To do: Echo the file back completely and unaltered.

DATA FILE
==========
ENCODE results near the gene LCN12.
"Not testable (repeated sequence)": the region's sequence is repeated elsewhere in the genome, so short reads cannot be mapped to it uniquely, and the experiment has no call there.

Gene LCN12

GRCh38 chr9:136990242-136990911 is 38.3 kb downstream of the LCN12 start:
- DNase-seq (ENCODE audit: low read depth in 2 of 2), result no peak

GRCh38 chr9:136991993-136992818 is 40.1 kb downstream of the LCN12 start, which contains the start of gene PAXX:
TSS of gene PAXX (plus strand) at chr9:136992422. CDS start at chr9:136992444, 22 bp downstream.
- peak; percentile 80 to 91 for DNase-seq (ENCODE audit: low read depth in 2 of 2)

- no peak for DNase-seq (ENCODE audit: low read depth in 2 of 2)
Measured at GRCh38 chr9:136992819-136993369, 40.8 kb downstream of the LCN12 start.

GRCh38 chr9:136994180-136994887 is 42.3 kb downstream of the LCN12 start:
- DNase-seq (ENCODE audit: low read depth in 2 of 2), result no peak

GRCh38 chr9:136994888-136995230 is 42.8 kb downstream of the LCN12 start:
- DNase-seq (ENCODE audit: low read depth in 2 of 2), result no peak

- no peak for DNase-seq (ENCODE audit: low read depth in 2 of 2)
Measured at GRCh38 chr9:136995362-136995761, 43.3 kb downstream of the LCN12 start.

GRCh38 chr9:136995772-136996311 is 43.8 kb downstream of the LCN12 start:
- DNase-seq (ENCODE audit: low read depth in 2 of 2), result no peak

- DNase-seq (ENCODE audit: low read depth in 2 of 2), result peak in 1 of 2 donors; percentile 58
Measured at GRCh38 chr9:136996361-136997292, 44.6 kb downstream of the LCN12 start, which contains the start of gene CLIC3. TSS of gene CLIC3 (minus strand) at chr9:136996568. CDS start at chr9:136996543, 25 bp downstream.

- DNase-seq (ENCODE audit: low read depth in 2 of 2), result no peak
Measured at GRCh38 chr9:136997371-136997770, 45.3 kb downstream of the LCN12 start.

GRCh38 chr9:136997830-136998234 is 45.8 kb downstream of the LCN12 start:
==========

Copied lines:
ENCODE results near the gene LCN12.
"Not testable (repeated sequence)": the region's sequence is repeated elsewhere in the genome, so short reads cannot be mapped to it uniquely, and the experiment has no call there.

Gene LCN12

GRCh38 chr9:136990242-136990911 is 38.3 kb downstream of the LCN12 start:
- DNase-seq (ENCODE audit: low read depth in 2 of 2), result no peak

GRCh38 chr9:136991993-136992818 is 40.1 kb downstream of the LCN12 start, which contains the start of gene PAXX:
TSS of gene PAXX (plus strand) at chr9:136992422. CDS start at chr9:136992444, 22 bp downstream.
- peak; percentile 80 to 91 for DNase-seq (ENCODE audit: low read depth in 2 of 2)

- no peak for DNase-seq (ENCODE audit: low read depth in 2 of 2)
Measured at GRCh38 chr9:136992819-136993369, 40.8 kb downstream of the LCN12 start.

GRCh38 chr9:136994180-136994887 is 42.3 kb downstream of the LCN12 start:
- DNase-seq (ENCODE audit: low read depth in 2 of 2), result no peak

GRCh38 chr9:136994888-136995230 is 42.8 kb downstream of the LCN12 start:
- DNase-seq (ENCODE audit: low read depth in 2 of 2), result no peak

- no peak for DNase-seq (ENCODE audit: low read depth in 2 of 2)
Measured at GRCh38 chr9:136995362-136995761, 43.3 kb downstream of the LCN12 start.

GRCh38 chr9:136995772-136996311 is 43.8 kb downstream of the LCN12 start:
- DNase-seq (ENCODE audit: low read depth in 2 of 2), result no peak

- DNase-seq (ENCODE audit: low read depth in 2 of 2), result peak in 1 of 2 donors; percentile 58
Measured at GRCh38 chr9:136996361-136997292, 44.6 kb downstream of the LCN12 start, which contains the start of gene CLIC3. TSS of gene CLIC3 (minus strand) at chr9:136996568. CDS start at chr9:136996543, 25 bp downstream.

- DNase-seq (ENCODE audit: low read depth in 2 of 2), result no peak
Measured at GRCh38 chr9:136997371-136997770, 45.3 kb downstream of the LCN12 start.

GRCh38 chr9:136997830-136998234 is 45.8 kb downstream of the LCN12 start: